The British Encampment on the Hill - JuniperCivic.com
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Originally published in the December 2017 Juniper Berry Magazine

The British Encampment on the Hill

In 1775 as the Revolutionary War was starting, there was a sharp disagreement among the local farmers as to their future government with some of the farmers being Loyalists who wanted the English Government to remain in America and others were Patriots seeking American independence. In late August, 1776 a battle was fought on the western end of Long Island between an American Army under the command of General George Washington and British troops supplemented by Hessian mercenaries, under the command of General William Howe. The battle ended in a disastrous defeat for the American Army which fled in small boats under cover of darkness across the East River to Manhattan.

In the fighting on Long Island several American generals were captured including General John Sullivan. General Howe of the British Army was convinced that as a result of the defeat on Long Island, the American Continental Congress which was meeting in Philadelphia would agree to peace and end the revolt. He therefore spent several days discussing the matter with the captured American generals.

It was decided that General Sullivan would travel to Philadelphia to present the proposal to the Continental Congress. In this interim period in late August and early September, the British Army had stationed their troops at various locations on Long Island including some in proximity to the head of Maspeth Creek. Among the latter were the troops that camped on the hills at what is now Grand Avenue and 83rd Street in Elmhurst.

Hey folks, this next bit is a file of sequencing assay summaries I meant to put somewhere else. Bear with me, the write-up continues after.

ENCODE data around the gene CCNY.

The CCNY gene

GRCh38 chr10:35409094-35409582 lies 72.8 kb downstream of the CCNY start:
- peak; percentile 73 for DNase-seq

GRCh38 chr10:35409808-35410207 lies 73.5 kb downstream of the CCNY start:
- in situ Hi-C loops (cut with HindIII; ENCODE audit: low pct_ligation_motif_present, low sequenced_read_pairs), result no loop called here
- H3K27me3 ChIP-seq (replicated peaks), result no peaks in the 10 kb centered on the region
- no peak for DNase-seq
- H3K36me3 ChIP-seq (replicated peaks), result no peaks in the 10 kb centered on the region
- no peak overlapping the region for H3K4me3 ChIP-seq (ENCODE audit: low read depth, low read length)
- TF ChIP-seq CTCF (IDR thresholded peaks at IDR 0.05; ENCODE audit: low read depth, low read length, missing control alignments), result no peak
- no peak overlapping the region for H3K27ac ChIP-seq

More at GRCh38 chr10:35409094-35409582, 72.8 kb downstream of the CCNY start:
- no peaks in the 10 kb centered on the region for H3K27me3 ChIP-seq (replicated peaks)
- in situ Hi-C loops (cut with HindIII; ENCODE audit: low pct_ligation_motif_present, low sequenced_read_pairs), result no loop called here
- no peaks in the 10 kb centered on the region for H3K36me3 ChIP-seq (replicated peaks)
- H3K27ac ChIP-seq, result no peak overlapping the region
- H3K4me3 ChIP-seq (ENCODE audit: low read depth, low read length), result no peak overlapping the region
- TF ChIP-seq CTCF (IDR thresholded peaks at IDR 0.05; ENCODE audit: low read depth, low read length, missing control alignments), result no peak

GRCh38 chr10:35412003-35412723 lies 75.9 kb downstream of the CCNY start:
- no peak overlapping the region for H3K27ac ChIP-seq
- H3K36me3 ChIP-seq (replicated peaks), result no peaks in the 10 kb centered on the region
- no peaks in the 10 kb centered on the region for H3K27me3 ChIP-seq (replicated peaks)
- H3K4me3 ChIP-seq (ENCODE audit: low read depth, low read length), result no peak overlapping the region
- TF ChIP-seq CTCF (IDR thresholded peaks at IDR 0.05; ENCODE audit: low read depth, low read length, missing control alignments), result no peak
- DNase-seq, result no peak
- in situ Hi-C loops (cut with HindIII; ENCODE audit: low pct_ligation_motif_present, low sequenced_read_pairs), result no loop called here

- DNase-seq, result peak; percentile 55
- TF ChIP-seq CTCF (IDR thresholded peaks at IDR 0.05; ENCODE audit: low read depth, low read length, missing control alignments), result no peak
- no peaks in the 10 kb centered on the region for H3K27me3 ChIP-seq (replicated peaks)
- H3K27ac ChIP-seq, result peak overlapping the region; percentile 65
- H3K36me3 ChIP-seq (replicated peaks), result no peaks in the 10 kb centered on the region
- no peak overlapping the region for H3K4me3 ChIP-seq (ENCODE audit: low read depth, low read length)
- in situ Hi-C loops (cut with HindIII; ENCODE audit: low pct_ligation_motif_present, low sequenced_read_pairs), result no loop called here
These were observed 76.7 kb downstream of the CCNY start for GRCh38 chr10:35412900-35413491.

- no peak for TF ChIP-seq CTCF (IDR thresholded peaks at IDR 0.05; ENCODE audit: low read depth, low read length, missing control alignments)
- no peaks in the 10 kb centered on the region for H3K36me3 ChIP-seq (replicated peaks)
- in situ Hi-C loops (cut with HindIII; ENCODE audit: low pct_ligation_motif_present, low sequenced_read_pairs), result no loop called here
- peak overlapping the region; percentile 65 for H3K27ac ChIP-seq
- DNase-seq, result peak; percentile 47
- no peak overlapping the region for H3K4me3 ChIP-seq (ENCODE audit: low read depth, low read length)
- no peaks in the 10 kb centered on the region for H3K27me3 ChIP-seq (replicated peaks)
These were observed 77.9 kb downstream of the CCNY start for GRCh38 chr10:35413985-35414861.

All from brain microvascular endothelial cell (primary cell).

General Sullivan returned from Philadelphia on September 11, 1776 and his message from the Continental Congress to General Howe was a question: Did he have the authority to make peace?

General Howe interpreted this as questioning his authority. He terminated any further discussions about ending the war and ordered his staff to prepare to invade Manhattan Island. Accordingly, 84 barges, each rowed by 16 men, came up Newtown Creek to the Newtown Landing at the head of Maspeth Creek. These barges had been built by the British on Staten Island and used to ferry their troops across the bay from Staten Island to Long Island in August in preparation for the battle on Long Island.

On September 15, 1776 the British and Hessian troops that were encamped in proximity to the creek, including those troops that were encamped on the hills at what is now Grand Avenue and 83rd Street, embarked in the barges for the trip down the creek and across the East River. Three British man-of-wars laid down a barrage of cannon fire at Kips Bay in Manhattan and shortly thereafter the British and Hessian troops landed unopposed at Kips Bay. The American Army fled north and did not attempt to engage the pursuing British forces.

When General Washington's army reached Westchester, some militia companies from Long Island disbanded and the members of these companies over the next several weeks made their way back to their farms on Long Island primarily by crossing Long Island Sound. General Washington before departing New York City had requested permission from the Continental Congress to burn the city to deny it to the British, but the Congress refused his request. After his army left the city, on the nights of September 20th and 21st, American rebels in the city set a number of fires and about 25% of the city was destroyed. Those rebels setting fires who were captured, were shot and killed by the British garrison troops under the command of Major General Robertson.

As a result of the American loss on Long Island, for the balance of the war until it ended in 1783, the British Army occupied Long Island primarily using troops as the garrison. During the winter time, the Hessian soldiers occupied crude huts which required large amounts of fire wood to keep warm. As a result, the forests were denuded and when ended, fire wood was scarce, so much so, that for a period of time, the residents of the area dug peat from the nearby Juniper Swamp and burned it for fuel. 

December 2017 Juniper Berry Magazine

December 2017 Table of Contents